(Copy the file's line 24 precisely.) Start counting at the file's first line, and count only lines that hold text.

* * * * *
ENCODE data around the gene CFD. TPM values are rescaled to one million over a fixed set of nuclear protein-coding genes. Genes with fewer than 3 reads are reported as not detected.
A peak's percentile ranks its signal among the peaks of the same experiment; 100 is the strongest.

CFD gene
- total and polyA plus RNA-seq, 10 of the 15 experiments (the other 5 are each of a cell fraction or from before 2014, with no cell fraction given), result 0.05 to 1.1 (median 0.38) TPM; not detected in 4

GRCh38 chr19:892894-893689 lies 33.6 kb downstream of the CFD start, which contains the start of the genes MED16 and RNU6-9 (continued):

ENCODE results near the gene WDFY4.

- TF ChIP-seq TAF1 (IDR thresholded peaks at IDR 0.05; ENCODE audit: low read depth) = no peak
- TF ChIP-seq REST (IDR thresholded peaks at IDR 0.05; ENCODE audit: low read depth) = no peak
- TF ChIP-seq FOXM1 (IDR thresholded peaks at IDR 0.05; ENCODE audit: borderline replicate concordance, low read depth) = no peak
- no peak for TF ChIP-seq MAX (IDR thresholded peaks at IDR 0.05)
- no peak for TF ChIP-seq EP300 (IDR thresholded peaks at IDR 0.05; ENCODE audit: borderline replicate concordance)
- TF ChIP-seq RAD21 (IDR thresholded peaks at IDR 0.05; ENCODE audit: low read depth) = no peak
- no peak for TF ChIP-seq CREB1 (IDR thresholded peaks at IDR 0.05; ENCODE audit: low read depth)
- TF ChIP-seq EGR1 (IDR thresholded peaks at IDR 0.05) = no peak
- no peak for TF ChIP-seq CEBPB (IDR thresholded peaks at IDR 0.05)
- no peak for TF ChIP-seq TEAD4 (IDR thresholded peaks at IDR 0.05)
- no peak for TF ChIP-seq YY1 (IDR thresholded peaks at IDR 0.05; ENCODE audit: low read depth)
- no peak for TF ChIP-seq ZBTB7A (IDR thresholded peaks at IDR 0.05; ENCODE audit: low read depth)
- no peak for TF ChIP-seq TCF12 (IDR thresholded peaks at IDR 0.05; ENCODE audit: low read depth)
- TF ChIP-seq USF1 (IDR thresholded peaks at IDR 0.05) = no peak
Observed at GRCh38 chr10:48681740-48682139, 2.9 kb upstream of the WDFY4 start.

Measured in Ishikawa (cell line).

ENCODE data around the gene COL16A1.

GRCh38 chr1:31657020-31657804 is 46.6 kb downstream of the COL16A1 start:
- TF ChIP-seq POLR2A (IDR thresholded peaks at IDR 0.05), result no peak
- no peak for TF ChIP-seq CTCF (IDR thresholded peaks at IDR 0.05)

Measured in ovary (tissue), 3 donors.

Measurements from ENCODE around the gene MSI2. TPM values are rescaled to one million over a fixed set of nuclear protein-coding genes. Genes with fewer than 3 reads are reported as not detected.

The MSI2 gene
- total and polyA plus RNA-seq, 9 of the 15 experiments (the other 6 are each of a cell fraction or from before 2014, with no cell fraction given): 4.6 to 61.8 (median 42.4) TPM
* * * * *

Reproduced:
GRCh38 chr1:31657020-31657804 is 46.6 kb downstream of the COL16A1 start: